Frazee to Alexander Road Trailhead (Miles 28 - 30) Bathrooms available. Ok, a BIG issue I have with this version of this traverse FKT, is this SPECIFIC SECTION (the 0.6 road section between Canal Road, along Sagamore, ultimately connecting back to the BT) I would have preferred the use northern 'arm' of the Sagamore Creek Trail loop (SCTL). This entire road section could be avoided by either of the following: #1 the northern 'arm' of the SCTL starts off the side of Frazze house, to which requires two 'wet your shoes & socks' creek crossings, OR #2 you can start on the same aforementioned trail and cross the creek (wet shoes & socks) and stay on the southern 'arm' of the SCTL and connect to the same BT trail as noted in this version. RUNNING ON THIS PORTION OF SAGAMORE ROAD IS VERY DANGEROUS!!! Cars speed through here, there isn't a shoulder, you are barely able to step off the road, you can barely hear a car coming. The only reason I can hypothesize as to why the originator of this FKT took this route verses perfectly wonderful trail was to avoiding getting his shoes wet and to perhaps get better timing (road miles being faster than trail)??? Personally, I would rather enjoy nature, enjoy the TRAIL on a TRAIL run (less pavement, where possible), and worry less about a car flattening me as it speeds around a corner, but.. that's just my opinion, and it is what it is. Once you are on the BT part of this section, it has some fun some technical parts, you get to see Linda Trickle .. I mean Linda Falls, and this section, being at the top of a hill, usually sees a nice cool breeze and lots shade. Watch your footing on the rocks, and pop out on the Hike and Bike trail, which is paved.. ekk, but you are only on it (cross Alexander Road and back onto the BT) for 0.2 miles.
Alexander Road Trailhead to Dunham Road crossing (Miles 30 - 30.3) This is such a short but sweet section, I often see lots of deer just chilling here, nice soft pine needle trail, the potential for one giant mud hole, but usually some good wild life, careful crossing Dunham, it's usually pretty busy.
Dunham Road crossing to Egbert Road crossing (Miles 30.3 - 30.6) This is another fun stretch, starts with pine 'forest' then across a tiny hill/'meadow' usually with tall grass *tick alert* (and HOT), then into an uphill section that crosses a mountain bike trail, twice. So, be alert for fast downhill bikes!
Dunham Road crossing to END (Miles 30.3 - 35.5) The rest of the route is Bedford Reservation.. mostly 'double wide' gravel trail, that is pretty popular, so watch for areas of shared usage (with bikes) and dogs off leash, you should worn people that you are running up from behind them. You can get a glimpse of Bridal Veil Falls, take care as to not run over small children that tend to wander aimlessly around the trail in that area... right at a down hill! So in general, this trail has some good ups and downs, nothing really technical, there is a section that you leave the bridal trail and it is BT, single track, this short piece of the trail does cross the bike trail twice, so be aware of that. Right when you are close enough to the end to start thinking about what you will dig into first on your post-ultra trek buffet, before you pop out behind the Egbert picnic area, there is one downhill and pretty steep (but short) uphill. This uphill is the 'cherry on top', which makes you question 'why did I do this again?' your legs will thank you tomorrow! Make sure you take the correct trails at the end, it is not obvious where you should be going, so do your homework!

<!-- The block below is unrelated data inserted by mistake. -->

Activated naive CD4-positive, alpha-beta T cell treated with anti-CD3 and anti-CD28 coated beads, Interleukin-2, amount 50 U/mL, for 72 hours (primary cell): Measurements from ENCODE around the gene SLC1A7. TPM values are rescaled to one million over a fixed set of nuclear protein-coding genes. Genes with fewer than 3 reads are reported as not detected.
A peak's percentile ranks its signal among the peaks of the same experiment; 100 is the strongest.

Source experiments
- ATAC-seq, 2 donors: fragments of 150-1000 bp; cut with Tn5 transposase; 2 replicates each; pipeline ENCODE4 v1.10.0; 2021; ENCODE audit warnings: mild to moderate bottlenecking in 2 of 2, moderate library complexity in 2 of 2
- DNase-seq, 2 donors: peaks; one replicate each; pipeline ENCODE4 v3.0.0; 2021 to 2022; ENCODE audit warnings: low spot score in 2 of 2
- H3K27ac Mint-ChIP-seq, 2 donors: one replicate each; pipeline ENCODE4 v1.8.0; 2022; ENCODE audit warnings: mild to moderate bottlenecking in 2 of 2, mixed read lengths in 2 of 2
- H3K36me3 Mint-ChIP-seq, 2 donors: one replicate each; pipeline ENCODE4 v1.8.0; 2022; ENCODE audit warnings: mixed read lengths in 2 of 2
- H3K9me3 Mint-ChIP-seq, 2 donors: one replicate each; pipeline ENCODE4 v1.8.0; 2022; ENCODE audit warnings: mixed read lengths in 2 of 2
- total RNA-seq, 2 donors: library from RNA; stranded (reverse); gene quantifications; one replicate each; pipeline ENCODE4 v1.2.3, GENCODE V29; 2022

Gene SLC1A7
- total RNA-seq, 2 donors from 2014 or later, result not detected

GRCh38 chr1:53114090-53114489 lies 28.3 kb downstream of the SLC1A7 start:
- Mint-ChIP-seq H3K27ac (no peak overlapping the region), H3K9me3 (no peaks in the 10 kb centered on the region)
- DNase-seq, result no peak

Hindsight: I was planning a 5am start, but was convinced to start at 6 instead, I was just early enough that I didn't need any light on the trail. The heat snuck in and was hotter than anticipated, for this reason, I wish I did start sooner, and had to use lights on the trail, the heat on the tow path hits you like a ton of bricks on that Station road bridge to Frazee house segment. If I possible, I would wish the towpath and the Sagamore Road parts out of this FKT route.
Unless otherwise mentioned the trail was well-shaded and within a wooded area.
There were a few small spots where the trails were changed since the original route was recorded - mostly along Valley Parkway in the Brecksville reservation as well as the towpath directly after the station road bridge.
Many thanks to V.S. for being an A+ Crew. I would be open for helping anyone interested in taking this route, feel free to reach out.
BTA trustee here. The reason for Sagamore rd being on the fkt route is that it IS the Buckeye Trail so saying you rejoin the Buckeye Trail is incorrect. You are on the BT the entire way (or should be since that was the original intent) Blazing is not permitted on the towpath in the CVNP but it’s still the BT. The reason for the road portion is because the trail gets subjected to flooding and is difficult to maintain. It’s not desirable and we’ve been scratching our heads for a better solution.
BT maps are available at buckeyetrail.org